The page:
The report released by the U.S. Department of State and made available to The Guardian yesterday, however, noted that the re-election of President Muhammadu Buhari in February 2019 was generally credible “despite logistical challenges, localised violence and some irregularities.”
It noted that the insurgency in the northeast by Boko Haram and Islamic State in West Africa (ISIS-WA) continued and that the groups conducted numerous attacks on government and civilian targets, resulting in thousands of deaths and injuries, widespread destruction, internal displacement of more than two million persons, and external displacement of an estimated 243,875 Nigerian refugees to neighbouring countries as at September 30.
The report specifically listed significant human rights issues by state and non-state actors as unlawful and arbitrary killings, including extrajudicial killings, forced disappearances, torture, and arbitrary detention. It also frowned on harsh and life-threatening prison conditions; unlawful infringement on citizens’ privacy rights; criminal libel; violence against and unjustified arrests of journalists; substantial interference with the rights of peaceful assembly and freedom of association in particular for lesbian, gay, bisexual, transgender, and intersex (LGBTI) persons and religious minorities; widespread and pervasive corruption; crimes involving violence targeting LGBTI persons; criminalisation of same-sex sexual conduct between adults; and forced and bonded labour.
The report by the U.S. Department of State observed: “Government took some steps to investigate alleged abuses but there were few public reports of prosecutions of officials who committed violations, whether in the security forces or elsewhere in the government.”
It noted that impunity remained widespread at all levels of government, just as no charges were filed in some of the significant allegations of human rights violations by security forces and cases of police or military extortion or other abuse of power.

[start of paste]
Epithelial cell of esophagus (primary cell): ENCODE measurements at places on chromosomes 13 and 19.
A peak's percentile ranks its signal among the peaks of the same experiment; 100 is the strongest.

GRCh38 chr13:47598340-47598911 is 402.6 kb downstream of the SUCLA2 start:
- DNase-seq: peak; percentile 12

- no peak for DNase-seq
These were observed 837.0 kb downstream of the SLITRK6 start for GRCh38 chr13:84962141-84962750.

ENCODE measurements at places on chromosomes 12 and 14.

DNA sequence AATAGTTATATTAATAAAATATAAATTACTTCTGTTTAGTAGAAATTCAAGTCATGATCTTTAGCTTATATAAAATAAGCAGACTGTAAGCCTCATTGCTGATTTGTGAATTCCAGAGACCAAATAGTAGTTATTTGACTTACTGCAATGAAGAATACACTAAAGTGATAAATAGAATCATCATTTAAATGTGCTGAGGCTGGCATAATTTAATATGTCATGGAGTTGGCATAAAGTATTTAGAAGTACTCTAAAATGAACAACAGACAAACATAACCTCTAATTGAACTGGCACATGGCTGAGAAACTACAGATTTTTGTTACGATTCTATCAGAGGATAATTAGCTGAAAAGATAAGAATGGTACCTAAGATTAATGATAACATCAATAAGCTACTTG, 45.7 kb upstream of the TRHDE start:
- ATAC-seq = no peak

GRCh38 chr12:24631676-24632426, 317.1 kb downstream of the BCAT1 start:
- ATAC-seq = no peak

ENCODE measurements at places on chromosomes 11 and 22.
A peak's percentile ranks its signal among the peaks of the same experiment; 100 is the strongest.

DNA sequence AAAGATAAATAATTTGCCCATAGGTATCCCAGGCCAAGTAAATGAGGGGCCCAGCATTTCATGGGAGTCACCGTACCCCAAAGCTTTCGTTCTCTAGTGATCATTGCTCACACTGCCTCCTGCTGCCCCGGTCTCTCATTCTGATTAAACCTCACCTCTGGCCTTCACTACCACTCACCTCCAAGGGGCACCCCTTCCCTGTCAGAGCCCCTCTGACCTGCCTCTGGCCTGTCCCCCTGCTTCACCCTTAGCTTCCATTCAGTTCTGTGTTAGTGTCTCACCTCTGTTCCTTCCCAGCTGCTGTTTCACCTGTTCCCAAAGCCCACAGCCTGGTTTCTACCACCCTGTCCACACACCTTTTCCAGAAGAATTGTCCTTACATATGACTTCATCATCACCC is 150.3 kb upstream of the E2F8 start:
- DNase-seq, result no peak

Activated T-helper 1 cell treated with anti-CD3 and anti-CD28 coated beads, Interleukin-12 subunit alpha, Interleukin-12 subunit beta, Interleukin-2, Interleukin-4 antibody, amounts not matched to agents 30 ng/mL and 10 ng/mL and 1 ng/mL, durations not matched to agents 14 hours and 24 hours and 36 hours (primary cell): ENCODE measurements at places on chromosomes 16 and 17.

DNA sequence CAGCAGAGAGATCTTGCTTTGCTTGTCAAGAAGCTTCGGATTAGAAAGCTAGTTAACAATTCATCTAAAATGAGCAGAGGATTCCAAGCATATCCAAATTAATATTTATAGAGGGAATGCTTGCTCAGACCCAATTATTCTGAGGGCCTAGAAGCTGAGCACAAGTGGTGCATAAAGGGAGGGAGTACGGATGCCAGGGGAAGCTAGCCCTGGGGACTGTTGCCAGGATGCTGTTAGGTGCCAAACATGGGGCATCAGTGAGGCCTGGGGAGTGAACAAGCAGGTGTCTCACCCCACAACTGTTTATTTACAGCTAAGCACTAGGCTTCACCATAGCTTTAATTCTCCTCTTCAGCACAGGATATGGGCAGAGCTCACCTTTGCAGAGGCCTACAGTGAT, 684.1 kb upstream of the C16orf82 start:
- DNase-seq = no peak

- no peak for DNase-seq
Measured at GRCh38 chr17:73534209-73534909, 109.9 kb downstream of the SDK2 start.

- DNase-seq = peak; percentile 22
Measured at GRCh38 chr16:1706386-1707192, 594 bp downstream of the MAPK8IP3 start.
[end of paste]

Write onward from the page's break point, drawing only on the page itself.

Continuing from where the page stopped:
Worthy of positive mention, according to the report, are the efforts of the Borno State government, which provided financial and in-kind resources to the Civilian Joint Task Force (CJTF), a non-governmental self-defence militia that at times coordinated with the military.
The report cited “human rights organisations and press reporting” alleging that the CJTF committed human rights abuses. “The government took few steps to investigate or punish CJTF members who committed human rights abuses, including forced recruitment and use of child soldiers.”
According to the report, “Boko Haram recruited and forcefully conscripted child soldiers and carried out scores of person-borne improvised explosive device (IED) attacks – many by young women and girls forced into doing so – and other attacks on population centres in the northeast and in Cameroon, Chad, and Niger.”
“Abductions by Boko Haram and ISIS-WA continued. Both groups subjected many women and girls to sexual and gender-based violence, including forced marriages, sexual slavery, and rape. The government investigated attacks by Boko Haram and ISIS-WA and took steps to prosecute their members, although the majority of suspects were held in military custody without charge.”
A major plank of discussion was freedom of expression, including for the press wherein the report noted: “Although the constitution and law provide for freedom of speech and press, the government frequently restricted these rights.”
Asked to react to the allegations, presidential spokesman, Mallam Garba Shehu, replied tersely: “Talk to Ministry of Justice.”
When contacted, Umar Gwandu, Special Assistant on Media and Public Relations to Attorney General and Minister of Justice Abubakar Malami said his principal would respond in due course.